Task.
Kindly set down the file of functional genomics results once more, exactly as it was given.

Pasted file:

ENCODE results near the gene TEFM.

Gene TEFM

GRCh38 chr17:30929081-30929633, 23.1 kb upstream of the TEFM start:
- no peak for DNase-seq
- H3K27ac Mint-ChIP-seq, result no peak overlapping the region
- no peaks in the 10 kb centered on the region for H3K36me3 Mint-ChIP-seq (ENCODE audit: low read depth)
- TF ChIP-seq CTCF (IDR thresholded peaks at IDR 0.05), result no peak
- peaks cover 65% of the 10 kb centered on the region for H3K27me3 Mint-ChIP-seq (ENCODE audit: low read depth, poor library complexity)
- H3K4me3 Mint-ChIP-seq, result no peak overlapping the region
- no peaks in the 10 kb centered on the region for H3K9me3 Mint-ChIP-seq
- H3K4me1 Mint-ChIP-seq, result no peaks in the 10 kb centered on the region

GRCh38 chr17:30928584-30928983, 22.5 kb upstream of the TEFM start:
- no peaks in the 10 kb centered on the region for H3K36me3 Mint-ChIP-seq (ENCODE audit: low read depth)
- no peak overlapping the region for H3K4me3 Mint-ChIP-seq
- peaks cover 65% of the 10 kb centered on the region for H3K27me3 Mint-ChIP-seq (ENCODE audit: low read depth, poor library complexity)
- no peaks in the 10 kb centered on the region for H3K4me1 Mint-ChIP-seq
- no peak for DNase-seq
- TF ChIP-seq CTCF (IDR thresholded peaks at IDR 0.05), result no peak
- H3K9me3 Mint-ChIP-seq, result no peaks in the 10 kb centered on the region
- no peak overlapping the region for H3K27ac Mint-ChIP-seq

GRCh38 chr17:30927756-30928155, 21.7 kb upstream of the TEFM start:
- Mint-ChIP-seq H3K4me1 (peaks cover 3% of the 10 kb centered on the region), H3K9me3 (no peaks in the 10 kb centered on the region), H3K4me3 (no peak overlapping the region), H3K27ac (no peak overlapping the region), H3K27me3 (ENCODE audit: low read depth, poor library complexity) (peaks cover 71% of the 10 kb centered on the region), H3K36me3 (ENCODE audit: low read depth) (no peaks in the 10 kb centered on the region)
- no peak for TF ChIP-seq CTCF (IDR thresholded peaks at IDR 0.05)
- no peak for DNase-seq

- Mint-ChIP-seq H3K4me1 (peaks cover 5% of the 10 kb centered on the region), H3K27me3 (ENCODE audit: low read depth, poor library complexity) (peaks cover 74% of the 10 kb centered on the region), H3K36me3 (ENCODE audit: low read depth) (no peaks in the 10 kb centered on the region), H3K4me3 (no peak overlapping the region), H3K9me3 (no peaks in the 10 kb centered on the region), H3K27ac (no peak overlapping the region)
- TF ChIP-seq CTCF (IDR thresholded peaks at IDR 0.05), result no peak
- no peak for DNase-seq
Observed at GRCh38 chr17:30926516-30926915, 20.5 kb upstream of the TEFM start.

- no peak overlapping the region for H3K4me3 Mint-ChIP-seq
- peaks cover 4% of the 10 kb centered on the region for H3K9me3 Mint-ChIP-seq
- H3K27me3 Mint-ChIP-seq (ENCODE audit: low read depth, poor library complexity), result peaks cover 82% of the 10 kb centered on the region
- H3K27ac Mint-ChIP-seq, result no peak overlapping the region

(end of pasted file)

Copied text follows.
ENCODE results near the gene TEFM.

Gene TEFM

GRCh38 chr17:30929081-30929633, 23.1 kb upstream of the TEFM start:
- no peak for DNase-seq
- H3K27ac Mint-ChIP-seq, result no peak overlapping the region
- no peaks in the 10 kb centered on the region for H3K36me3 Mint-ChIP-seq (ENCODE audit: low read depth)
- TF ChIP-seq CTCF (IDR thresholded peaks at IDR 0.05), result no peak
- peaks cover 65% of the 10 kb centered on the region for H3K27me3 Mint-ChIP-seq (ENCODE audit: low read depth, poor library complexity)
- H3K4me3 Mint-ChIP-seq, result no peak overlapping the region
- no peaks in the 10 kb centered on the region for H3K9me3 Mint-ChIP-seq
- H3K4me1 Mint-ChIP-seq, result no peaks in the 10 kb centered on the region

GRCh38 chr17:30928584-30928983, 22.5 kb upstream of the TEFM start:
- no peaks in the 10 kb centered on the region for H3K36me3 Mint-ChIP-seq (ENCODE audit: low read depth)
- no peak overlapping the region for H3K4me3 Mint-ChIP-seq
- peaks cover 65% of the 10 kb centered on the region for H3K27me3 Mint-ChIP-seq (ENCODE audit: low read depth, poor library complexity)
- no peaks in the 10 kb centered on the region for H3K4me1 Mint-ChIP-seq
- no peak for DNase-seq
- TF ChIP-seq CTCF (IDR thresholded peaks at IDR 0.05), result no peak
- H3K9me3 Mint-ChIP-seq, result no peaks in the 10 kb centered on the region
- no peak overlapping the region for H3K27ac Mint-ChIP-seq

GRCh38 chr17:30927756-30928155, 21.7 kb upstream of the TEFM start:
- Mint-ChIP-seq H3K4me1 (peaks cover 3% of the 10 kb centered on the region), H3K9me3 (no peaks in the 10 kb centered on the region), H3K4me3 (no peak overlapping the region), H3K27ac (no peak overlapping the region), H3K27me3 (ENCODE audit: low read depth, poor library complexity) (peaks cover 71% of the 10 kb centered on the region), H3K36me3 (ENCODE audit: low read depth) (no peaks in the 10 kb centered on the region)
- no peak for TF ChIP-seq CTCF (IDR thresholded peaks at IDR 0.05)
- no peak for DNase-seq

- Mint-ChIP-seq H3K4me1 (peaks cover 5% of the 10 kb centered on the region), H3K27me3 (ENCODE audit: low read depth, poor library complexity) (peaks cover 74% of the 10 kb centered on the region), H3K36me3 (ENCODE audit: low read depth) (no peaks in the 10 kb centered on the region), H3K4me3 (no peak overlapping the region), H3K9me3 (no peaks in the 10 kb centered on the region), H3K27ac (no peak overlapping the region)
- TF ChIP-seq CTCF (IDR thresholded peaks at IDR 0.05), result no peak
- no peak for DNase-seq
Observed at GRCh38 chr17:30926516-30926915, 20.5 kb upstream of the TEFM start.

- no peak overlapping the region for H3K4me3 Mint-ChIP-seq
- peaks cover 4% of the 10 kb centered on the region for H3K9me3 Mint-ChIP-seq
- H3K27me3 Mint-ChIP-seq (ENCODE audit: low read depth, poor library complexity), result peaks cover 82% of the 10 kb centered on the region
- H3K27ac Mint-ChIP-seq, result no peak overlapping the region